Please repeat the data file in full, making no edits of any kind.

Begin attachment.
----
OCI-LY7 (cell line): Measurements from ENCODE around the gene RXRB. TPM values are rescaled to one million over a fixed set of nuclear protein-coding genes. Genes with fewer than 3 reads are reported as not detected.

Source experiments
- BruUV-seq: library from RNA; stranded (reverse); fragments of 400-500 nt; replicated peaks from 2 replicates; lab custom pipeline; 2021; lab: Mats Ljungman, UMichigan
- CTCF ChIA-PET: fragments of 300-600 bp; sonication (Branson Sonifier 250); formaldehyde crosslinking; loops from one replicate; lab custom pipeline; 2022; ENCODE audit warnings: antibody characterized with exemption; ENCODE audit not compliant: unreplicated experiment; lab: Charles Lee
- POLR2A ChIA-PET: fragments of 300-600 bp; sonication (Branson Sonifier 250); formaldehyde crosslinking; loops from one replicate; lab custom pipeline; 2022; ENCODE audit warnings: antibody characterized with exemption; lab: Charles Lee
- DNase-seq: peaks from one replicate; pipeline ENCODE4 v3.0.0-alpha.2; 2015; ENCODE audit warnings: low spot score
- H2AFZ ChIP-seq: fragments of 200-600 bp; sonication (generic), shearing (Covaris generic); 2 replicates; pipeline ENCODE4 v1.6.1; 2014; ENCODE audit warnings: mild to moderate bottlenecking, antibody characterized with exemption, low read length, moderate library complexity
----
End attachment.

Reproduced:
OCI-LY7 (cell line): Measurements from ENCODE around the gene RXRB. TPM values are rescaled to one million over a fixed set of nuclear protein-coding genes. Genes with fewer than 3 reads are reported as not detected.

Source experiments
- BruUV-seq: library from RNA; stranded (reverse); fragments of 400-500 nt; replicated peaks from 2 replicates; lab custom pipeline; 2021; lab: Mats Ljungman, UMichigan
- CTCF ChIA-PET: fragments of 300-600 bp; sonication (Branson Sonifier 250); formaldehyde crosslinking; loops from one replicate; lab custom pipeline; 2022; ENCODE audit warnings: antibody characterized with exemption; ENCODE audit not compliant: unreplicated experiment; lab: Charles Lee
- POLR2A ChIA-PET: fragments of 300-600 bp; sonication (Branson Sonifier 250); formaldehyde crosslinking; loops from one replicate; lab custom pipeline; 2022; ENCODE audit warnings: antibody characterized with exemption; lab: Charles Lee
- DNase-seq: peaks from one replicate; pipeline ENCODE4 v3.0.0-alpha.2; 2015; ENCODE audit warnings: low spot score
- H2AFZ ChIP-seq: fragments of 200-600 bp; sonication (generic), shearing (Covaris generic); 2 replicates; pipeline ENCODE4 v1.6.1; 2014; ENCODE audit warnings: mild to moderate bottlenecking, antibody characterized with exemption, low read length, moderate library complexity